Top Ten Sci-Fi Spaceships

The Science-Fiction genre is replete with examples of iconic spaceships, often used as transports and even mobile homes for the characters in science fiction. As such, the ship almost becomes a character in itself, developing its own quirks and technicalities that give it its personality. But the question remains – which ship is the best? For this list we will be judging based on how useful the ship would be, and the extent of its powers. To begin:

10 – Red Dwarf – Red Dwarf

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Despite being a slow, unwieldy, ancient mining ship that is peppered with meteorite impacts, Red Dwarf always pulls though and provides a home for its disparate band of occupants. Also, it comes packaged with Holly, the transgender eighth generation ‘hologrammic’ computer with an IQ that supposedly exceeds 6,000. Depending on the day, Holly might be sane or totally senile, and the ship seems to attract trouble on a near-daily basis. Don’t look forward to speedy travel with the Dwarf, however, since it trundles along at a snail’s pace. You do, however, get Starbug, but its up to you whether or not that’s a good thing.

9 – High Charity – Halo

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The Covenant Holy City-ship of High Charity serves as the cultural, political and military headquarters of the alliance, and mobilises the Covenant assault force against Humanity.  The best thing about High Charity is its environments, which you explore during the Halo 2 levels Gravemind and High Charity. The curved purple interiors and modular architectural design demonstrate the alien nature of the Covenant, and in terms of power it boasts a slipspace drive for instant transportation and a vast array of destructive weapons, with docking structures that can contain and transport hundreds of capital ships. So whether you like strolling through botanical gardens or invading planets with huge fleets of warships, High Charity is for you.

8 – Thunderbird 3 – Thunderbirds

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The ultimate classic rocket design, Thunderbird 3 might not have weapons but it is extraordinarily fast – able to make it halfway around the world in a matter of minutes, in some cases. Overall, the red rocket tops any other rocket-type ship in sci-fi, and the best part about it is that you might even get Tracy Island thrown in, as well as the ability to travel to and dock with Thunderbird 5, an orbital space station. Designed to launch as an SSTO (single-stage-to-orbit) rocket, the ship can be re-used unlike contemporary rockets used by NASA, and it even runs on the same fuel,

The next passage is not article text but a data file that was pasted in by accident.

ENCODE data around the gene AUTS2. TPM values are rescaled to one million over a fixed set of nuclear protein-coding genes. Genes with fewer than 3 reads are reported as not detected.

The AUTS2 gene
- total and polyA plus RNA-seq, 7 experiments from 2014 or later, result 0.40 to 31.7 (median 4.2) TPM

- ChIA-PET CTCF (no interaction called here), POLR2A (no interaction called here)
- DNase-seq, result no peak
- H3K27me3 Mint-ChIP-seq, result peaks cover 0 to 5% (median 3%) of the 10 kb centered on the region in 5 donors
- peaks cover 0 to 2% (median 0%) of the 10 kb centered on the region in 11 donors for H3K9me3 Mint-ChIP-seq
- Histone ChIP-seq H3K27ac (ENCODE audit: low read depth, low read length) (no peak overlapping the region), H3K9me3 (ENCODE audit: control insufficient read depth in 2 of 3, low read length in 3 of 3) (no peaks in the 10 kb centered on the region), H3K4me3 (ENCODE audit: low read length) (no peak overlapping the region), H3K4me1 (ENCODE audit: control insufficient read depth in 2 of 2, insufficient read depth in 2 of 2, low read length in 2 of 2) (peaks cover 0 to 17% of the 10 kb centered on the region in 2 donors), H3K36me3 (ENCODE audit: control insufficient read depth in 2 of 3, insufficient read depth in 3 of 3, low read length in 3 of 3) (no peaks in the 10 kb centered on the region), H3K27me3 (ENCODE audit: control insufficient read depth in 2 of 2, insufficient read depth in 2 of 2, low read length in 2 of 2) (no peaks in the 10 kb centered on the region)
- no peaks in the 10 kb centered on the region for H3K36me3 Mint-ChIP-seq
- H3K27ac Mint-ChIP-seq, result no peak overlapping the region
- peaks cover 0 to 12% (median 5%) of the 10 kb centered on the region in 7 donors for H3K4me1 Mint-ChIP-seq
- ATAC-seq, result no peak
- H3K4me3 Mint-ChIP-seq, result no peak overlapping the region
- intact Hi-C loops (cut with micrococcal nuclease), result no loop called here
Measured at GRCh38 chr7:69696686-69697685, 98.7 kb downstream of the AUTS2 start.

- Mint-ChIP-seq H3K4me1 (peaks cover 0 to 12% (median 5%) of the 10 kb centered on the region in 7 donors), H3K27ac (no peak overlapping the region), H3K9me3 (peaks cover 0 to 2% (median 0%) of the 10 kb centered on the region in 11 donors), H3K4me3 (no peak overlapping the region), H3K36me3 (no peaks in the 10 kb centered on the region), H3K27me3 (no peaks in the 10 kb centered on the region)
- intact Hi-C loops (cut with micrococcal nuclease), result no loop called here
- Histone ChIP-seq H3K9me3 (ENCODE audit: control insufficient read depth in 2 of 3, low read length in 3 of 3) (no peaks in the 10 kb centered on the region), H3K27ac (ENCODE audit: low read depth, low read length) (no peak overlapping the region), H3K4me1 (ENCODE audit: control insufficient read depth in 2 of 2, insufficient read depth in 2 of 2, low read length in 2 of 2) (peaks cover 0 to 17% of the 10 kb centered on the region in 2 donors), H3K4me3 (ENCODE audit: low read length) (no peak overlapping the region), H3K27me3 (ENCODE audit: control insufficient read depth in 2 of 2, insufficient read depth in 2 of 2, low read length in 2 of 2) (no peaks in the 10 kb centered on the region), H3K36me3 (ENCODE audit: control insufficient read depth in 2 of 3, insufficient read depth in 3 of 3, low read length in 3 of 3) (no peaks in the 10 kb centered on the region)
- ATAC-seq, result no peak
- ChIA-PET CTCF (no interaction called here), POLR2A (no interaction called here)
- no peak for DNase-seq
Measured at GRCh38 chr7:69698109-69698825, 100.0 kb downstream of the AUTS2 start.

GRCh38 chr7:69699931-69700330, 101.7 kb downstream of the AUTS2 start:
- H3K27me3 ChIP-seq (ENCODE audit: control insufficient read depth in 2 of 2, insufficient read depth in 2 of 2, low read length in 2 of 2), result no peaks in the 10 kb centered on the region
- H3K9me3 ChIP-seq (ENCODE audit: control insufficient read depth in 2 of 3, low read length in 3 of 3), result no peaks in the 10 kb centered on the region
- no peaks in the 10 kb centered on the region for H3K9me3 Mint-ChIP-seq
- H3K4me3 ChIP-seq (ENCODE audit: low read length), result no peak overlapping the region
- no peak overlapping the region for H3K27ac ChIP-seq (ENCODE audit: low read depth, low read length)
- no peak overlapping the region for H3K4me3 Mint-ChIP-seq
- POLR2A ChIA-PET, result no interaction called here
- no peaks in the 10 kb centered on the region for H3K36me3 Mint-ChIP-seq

7 – Ebon Hawk – Star Wars: Knights of the Old Republic

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The spiritual predecessor to the Millenium Falcon, the Ebon Hawk serves as the home for the traveling circus cast of Star Wars: Knights of the Old Republic. This ship was constructed over 1,000 years before the Falcon, so it isn’t as fast but it does seem to be more heavily armoured. However, featuring dual engines, the Ebon Hawk was certainly fast for its era, and could certainly hold its own against more powerful ships like the Leviathan. After all, this was Darth Revan’s ship for a reason.

6 – Serenity Firefly

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Similar to the Ebon Hawk, Serenity is a freighter primarily, designed to haul cargo from planet to planet. Thanks to heavy modifications, however, she serves as the vessel of Mal Reynolds and his crew, a band of vagrants and smugglers who partake in various illegal activities. The ship was described by Firefly creator Joss Whedon as the ‘tenth character’ of the series, and she has character indeed – fans have likened Serenity to freighters like the Millenium Falcon. The biggest strength of Firefly-class ships is their durability and ease of repair, and Serenity is no exception.

5 – USS Enterprise-D – Star Trek: The Next Generation

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The USS Enterprise is a fantastic ship in its own right, but the USS Enterprise-D surpasses it in almost every conceivable way. For one, it is essentially just a more powerful version of the original Enterprise, and it also has much more advanced technology aboard like the Holodeck and the Saucer Separation. Not only that, but the ship is also more luxurious, with more space and better living conditions – the original Enterprise was built with practicality in mind, with dull grey bulkheads and no inch of space wasted, whereas the Enterprise-D has a warm beige interior design with the occasional appearance of wood paneling. With the addition of the crew, particularly Data, the Enterprise-D is equipped to deal with any obstacle, whilst also providing a comfortable environment.

4 – Millenium Falcon – Star Wars